Canine cystinuria is a form of cystinuria affecting dogs. Cystinuria is an inherited renal disorder in which increased amounts of amino acids cystine, lysine, arginine and ornithine are excreted in the urine. It has been detected in humans, dogs, cats and other animals. Canine cystinuria has been for the first time identified in 1823 as the first reported error of metabolism in dogs. Other than dogs, cystinuria is known to affect humans, cats and other animals. Until today it has been reported in more than 70 dog breeds, most frequently in Dachshund, Basset Hound, Irish Terrier and English Bulldog. Its higher occurrence has been recorder in European countries such as Germany and Sweden than in the United States. In human patients, as well as in affected dogs, cystinuria appears to be very heterogeneous disorder. In humans, it can be divided into three groups, type I caused by mutations in the SLC3A1 gene, and types II and III, caused by mutations in the SLC7A9 gene. Cystinuria affecting the Newfoundland dog breed shares similarities with human cystinuria type I.
In properly functioning kidneys, blood is filtered in order to create urine. Cystine is reabsorbed back into the bloodstream within the tubules. Dog affected with cystinuria cannot reabsorb cystine back in their bloodstream, which causes cystine’s accumulation in the urine. In case that urine becomes more concentrated in the kidneys, redundant cystine forms crystals because cystine is insoluble in acidic pH urine. Some crystals can combine with calcium molecules, grow and get stuck in the kidneys or in the bladder, creating blockages in the urinary tract. These stones can also be a source of bacterial infection. All this can result in stranguria, hematuria, urinary obstruction and renal failure. Cystinuria can be without any effect on life-length of the dog, unless in cases of complications of cystinuria, such as obstruction, recurrent infections or surgical complications.
In most of dog breeds, first symptoms develop around 4-5 years of age, while in Newfoundland dogs they occur already around 6 months to 1 year of age. Compared to other breeds, recurrence of stones after the surgical removal occurs more rapidly in Newfoundlands.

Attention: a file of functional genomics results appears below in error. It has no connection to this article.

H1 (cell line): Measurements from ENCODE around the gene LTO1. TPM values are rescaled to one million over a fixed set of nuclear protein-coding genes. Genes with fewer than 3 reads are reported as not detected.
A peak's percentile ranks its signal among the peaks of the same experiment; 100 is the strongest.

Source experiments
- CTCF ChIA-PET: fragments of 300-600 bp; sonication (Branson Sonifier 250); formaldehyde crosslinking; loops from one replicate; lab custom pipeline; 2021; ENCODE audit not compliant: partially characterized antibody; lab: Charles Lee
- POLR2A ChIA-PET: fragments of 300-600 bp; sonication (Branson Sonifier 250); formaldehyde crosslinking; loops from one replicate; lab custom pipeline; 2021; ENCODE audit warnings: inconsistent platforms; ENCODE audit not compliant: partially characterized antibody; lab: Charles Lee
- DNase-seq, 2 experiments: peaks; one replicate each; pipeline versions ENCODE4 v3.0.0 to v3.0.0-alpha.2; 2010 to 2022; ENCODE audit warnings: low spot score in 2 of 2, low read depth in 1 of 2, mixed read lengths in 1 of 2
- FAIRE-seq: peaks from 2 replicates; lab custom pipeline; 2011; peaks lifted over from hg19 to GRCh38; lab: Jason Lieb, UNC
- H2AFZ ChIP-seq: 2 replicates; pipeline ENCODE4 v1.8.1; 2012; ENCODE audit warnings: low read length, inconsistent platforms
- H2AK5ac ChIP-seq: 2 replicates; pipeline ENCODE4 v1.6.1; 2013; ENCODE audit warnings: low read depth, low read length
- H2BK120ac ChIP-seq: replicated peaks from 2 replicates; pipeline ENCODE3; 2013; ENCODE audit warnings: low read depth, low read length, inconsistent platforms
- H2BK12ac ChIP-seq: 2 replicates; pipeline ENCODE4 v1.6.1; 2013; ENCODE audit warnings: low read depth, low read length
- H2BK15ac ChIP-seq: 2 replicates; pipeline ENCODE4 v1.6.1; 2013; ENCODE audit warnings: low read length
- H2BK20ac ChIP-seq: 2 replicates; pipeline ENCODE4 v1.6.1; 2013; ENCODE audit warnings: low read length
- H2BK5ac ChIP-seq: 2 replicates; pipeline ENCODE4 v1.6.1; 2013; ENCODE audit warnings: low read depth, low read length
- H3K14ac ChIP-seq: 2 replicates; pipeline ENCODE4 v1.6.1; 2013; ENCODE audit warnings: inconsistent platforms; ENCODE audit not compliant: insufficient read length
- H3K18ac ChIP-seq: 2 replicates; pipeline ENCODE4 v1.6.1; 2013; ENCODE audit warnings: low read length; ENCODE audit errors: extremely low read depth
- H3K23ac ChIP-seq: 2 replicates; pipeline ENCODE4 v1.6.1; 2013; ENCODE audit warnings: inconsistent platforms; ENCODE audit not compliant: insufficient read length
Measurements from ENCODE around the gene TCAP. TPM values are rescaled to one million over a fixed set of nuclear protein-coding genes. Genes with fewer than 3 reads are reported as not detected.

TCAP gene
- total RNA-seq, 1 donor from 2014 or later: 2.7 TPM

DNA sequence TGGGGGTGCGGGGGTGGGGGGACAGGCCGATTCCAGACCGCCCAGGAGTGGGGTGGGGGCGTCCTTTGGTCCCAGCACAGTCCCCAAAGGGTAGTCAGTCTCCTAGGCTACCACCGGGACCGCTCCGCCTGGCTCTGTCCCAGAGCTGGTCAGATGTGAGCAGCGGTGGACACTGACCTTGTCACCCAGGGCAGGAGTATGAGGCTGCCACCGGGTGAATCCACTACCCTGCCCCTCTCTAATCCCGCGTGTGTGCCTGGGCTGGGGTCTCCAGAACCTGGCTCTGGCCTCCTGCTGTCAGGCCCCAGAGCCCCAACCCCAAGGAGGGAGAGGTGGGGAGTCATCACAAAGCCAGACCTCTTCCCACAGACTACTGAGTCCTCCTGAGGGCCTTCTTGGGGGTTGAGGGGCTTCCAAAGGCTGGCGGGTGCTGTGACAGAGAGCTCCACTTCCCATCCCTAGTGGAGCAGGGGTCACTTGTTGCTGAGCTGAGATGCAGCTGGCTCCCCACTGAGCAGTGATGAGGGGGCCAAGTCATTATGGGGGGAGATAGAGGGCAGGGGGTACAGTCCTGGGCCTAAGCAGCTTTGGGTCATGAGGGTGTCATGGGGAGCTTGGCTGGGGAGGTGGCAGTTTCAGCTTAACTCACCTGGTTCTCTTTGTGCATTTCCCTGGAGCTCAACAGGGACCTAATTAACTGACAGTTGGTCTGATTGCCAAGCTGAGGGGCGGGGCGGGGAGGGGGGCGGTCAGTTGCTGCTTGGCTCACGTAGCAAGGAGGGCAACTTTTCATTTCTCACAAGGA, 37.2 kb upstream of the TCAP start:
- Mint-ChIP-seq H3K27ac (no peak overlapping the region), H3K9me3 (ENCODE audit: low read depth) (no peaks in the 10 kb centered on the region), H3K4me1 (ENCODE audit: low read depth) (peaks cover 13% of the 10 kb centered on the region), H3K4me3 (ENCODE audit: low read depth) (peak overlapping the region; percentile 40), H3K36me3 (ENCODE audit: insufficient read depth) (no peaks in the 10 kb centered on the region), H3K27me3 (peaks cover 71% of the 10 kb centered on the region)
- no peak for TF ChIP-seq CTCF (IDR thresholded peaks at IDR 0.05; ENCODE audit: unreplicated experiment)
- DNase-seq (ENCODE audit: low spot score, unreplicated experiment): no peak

Cystinuria in Newfoundland dogs is a metabolic disease caused by a nonsense mutation in the exon 2 of the Slc3a1 gene. The mutation causes a premature stop codon and expression of truncated protein. Dogs homozygous for the deletion were cystinuric and both males and females, regardless of neuter status, were cystinuric and developed cystine calculi early in life, although more frequently and earlier in males than females, presumably due to anatomic differences. In Newfoundlands, as in Labrador Retrievers, cystinuria is an autosomal recessive trait. Regarding mitated gene, dog can be clear, carrier or affected. When mating two carriers (heterozygotes) at conception each cub has a 25% chance of being affected, a 50% chance of being an asymptomatic carrier, and a 25% chance of being unaffected and not a carrier. In other breeds, the mode of inheritance is unknown, and in most breeds does not appear to be autosomal recessive.
Defected genes for autosomal recessive disease can be passed for many generations without affected individuals occurring until two carriers are bred to one another. The only way to find out if there is a chance of getting an affected puppy is to do genetic testing.
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Matos, A.J.F., Mascarenhas, C., Magalhães, P., and Pinto, J.P. (2006). Efficient Screening of the Cystinuria-Related C663T Slc3a1 Nonsense Mutation in Newfoundland Dogs by Denaturing High-Performance Liquid Chromatography. J VET Diagn Invest 18, 102–105.
Brons, AK. (2013): SLC3A1 and SLC7A9 mutations in autosomal recessive or dominant canine cystinuria: a new classification system. J Vet Intern Med. 2013 Nov-Dec;27(6):1400-8. doi: 10.1111/jvim.12176. Epub 2013 Sep 3.